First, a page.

Antony Keane, managing director in Accenture, believes that companies that foster equality not only accelerate career advancement for women but improve career progress for men as well.

Accenture has been celebrating International Women’s Day for years. What’s on this year?

For Accenture in Ireland, IWD is our largest client event of the year. This year it will also be the largest IWD celebration in Accenture. The event will focus on how inclusion and diversity (I&D) help to drive innovation in business and more broadly in our society.

This year Accenture is also celebrating being in business in Ireland for 50 years so the event will take a look back at how I&D has evolved over this period. As always there will be a great range of speakers and performances which always make this event something special.

What strategies are in place to achieve an equal balance?

At Accenture, we believe the future workforce is an equal one, and that gender diversity is essential for an innovation-led organisation. Globally we have set ourselves bold goals to help us accelerate equality.

Today 47% of our new hires are women, and 42% of our global workforce of almost 500,000 people are women. By 2025, Accenture will achieve a gender-balanced workforce and, by 2020, women will account for 25% of managing directors globally.

To help us achieve this we offer flexible and innovative working arrangements, we encourage our women to connect through employee resource groups that help them build networks through the Accenture Women’s Network, our global online platform. We also ensure all employees have a mentor and a personalised training programme – women comprise 41% of total participants in mentoring and development programmes.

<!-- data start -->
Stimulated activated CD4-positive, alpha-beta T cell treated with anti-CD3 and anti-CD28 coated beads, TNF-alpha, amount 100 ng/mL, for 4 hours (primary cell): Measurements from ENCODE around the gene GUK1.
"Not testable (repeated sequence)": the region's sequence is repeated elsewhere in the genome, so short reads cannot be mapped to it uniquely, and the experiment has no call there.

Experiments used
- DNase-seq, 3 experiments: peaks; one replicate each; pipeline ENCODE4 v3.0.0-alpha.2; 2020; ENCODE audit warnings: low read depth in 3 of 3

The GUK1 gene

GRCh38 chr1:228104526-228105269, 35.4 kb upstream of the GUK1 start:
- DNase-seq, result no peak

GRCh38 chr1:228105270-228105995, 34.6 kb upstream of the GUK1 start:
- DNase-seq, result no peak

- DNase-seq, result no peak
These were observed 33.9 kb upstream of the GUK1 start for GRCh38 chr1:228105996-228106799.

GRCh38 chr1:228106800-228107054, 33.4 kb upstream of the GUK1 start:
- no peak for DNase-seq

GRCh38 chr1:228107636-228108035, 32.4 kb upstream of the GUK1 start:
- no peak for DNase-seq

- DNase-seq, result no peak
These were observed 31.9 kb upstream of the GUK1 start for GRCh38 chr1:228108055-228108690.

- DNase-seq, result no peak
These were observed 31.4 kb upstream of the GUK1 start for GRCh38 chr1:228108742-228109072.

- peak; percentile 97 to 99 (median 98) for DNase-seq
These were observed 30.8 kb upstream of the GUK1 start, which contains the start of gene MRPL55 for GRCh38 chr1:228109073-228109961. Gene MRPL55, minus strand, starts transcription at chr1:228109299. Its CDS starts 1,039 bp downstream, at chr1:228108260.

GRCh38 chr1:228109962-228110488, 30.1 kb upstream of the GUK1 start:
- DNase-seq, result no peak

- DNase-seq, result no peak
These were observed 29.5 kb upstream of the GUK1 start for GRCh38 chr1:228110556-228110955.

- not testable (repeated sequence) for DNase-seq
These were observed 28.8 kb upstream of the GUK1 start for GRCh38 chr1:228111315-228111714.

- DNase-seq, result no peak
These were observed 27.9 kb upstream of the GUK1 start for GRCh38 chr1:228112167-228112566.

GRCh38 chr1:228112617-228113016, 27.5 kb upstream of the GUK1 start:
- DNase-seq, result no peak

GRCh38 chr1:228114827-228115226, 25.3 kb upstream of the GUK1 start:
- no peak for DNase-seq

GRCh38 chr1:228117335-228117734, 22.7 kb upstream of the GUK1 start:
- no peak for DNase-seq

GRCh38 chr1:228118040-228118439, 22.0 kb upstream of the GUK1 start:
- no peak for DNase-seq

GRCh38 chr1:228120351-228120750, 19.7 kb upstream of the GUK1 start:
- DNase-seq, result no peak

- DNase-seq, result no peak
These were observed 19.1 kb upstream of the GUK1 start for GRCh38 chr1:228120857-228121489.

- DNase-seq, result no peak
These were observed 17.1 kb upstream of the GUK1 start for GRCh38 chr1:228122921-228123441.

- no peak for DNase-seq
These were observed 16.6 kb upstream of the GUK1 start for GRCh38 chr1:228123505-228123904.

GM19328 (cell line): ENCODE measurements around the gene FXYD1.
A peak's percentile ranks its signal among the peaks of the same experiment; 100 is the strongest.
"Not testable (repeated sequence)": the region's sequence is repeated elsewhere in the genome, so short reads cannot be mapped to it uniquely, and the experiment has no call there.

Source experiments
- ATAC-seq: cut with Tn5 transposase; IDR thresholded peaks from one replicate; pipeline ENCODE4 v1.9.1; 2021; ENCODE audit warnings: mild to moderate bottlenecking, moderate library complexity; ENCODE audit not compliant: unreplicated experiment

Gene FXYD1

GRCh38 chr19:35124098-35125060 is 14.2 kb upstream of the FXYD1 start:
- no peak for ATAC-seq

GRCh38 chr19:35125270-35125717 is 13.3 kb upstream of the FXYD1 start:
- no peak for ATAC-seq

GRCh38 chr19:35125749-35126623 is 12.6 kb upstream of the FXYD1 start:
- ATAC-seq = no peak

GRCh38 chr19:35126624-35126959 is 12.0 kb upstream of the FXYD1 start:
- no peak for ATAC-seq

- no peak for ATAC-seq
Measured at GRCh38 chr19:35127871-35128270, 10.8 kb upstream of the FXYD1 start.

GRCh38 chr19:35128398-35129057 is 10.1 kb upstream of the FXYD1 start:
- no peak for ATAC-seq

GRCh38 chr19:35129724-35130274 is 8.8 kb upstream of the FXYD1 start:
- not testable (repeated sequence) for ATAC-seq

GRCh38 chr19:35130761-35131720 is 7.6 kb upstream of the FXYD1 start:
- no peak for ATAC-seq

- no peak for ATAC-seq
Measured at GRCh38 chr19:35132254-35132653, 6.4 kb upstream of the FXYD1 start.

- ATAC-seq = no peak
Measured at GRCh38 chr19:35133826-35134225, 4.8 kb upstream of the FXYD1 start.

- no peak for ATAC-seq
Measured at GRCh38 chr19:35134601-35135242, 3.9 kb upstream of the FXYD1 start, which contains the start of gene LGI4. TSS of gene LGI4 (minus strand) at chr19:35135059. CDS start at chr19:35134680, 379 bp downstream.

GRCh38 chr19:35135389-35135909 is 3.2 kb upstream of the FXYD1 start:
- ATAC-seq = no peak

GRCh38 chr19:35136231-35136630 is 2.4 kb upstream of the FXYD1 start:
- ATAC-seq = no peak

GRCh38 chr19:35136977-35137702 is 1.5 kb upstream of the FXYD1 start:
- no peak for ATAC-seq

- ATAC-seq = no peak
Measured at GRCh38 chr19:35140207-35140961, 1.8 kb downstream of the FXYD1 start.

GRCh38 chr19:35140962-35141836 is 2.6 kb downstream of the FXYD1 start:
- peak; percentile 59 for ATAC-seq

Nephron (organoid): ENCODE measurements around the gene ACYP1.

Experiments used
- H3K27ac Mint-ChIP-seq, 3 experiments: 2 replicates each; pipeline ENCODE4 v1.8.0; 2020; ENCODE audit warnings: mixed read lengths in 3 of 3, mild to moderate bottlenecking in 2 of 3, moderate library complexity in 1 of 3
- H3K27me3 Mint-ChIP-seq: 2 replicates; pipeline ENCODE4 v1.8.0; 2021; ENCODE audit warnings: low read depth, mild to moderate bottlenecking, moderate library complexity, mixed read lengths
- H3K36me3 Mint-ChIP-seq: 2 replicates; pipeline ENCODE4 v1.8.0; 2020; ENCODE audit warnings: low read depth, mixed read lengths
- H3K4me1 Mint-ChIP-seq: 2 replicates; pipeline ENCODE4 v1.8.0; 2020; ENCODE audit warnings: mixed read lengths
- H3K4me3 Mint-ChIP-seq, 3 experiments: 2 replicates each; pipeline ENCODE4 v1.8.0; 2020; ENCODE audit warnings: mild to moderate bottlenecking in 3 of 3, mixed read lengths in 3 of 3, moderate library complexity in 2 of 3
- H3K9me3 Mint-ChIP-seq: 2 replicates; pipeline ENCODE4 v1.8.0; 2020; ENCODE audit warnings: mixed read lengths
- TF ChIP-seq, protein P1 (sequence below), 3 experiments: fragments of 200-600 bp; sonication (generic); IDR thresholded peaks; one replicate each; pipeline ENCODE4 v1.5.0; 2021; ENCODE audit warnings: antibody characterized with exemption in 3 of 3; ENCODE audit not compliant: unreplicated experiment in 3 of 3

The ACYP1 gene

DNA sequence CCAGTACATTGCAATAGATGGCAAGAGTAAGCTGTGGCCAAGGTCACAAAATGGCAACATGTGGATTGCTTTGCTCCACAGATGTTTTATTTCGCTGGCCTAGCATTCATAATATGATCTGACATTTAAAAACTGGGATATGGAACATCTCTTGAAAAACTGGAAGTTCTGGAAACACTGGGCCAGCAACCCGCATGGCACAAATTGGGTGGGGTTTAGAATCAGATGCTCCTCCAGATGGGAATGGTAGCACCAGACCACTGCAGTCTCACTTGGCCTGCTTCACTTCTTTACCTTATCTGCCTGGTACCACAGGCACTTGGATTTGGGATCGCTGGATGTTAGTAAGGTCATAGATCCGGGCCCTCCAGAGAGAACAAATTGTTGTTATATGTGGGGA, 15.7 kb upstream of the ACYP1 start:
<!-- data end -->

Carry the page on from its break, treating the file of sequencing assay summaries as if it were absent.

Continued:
“At Accenture, we believe the future workforce is an equal one, and that gender diversity is essential for an innovation-led organisation.”

Does awareness about gender parity affect office culture?

It’s very clear to me and is supported by recent Accenture research and our ‘Getting to Equal’ studies, that creating a culture of equality unlocks human potential. If companies succeed in creating a workforce culture that fosters equality, they will not just accelerate career advancement and pay for women, they will also improve career progress for men. Sounds like a win-win to me.

“Creating a culture of equality unlocks human potential.”

How important is it for companies to implement policies aimed at closing the gender skills gap in STEM and ICT sectors?

I think it is undoubtedly important for companies to do this, however, I think the focus on this needs to start much earlier – there are simply not enough girls pursuing technology careers and learning to code from a young age. So much so that the gender gap in this space is actually getting worse. My own data point on this is when I drop my nine-year-old son to his weekly coding class and see a room filled almost entirely with boys.

Thankfully, there are a growing number of examples of technology and computing initiatives designed specifically for girls, but we really need to see more happening and more female role models flying the STEM flag.

Interview by Irene Psychari.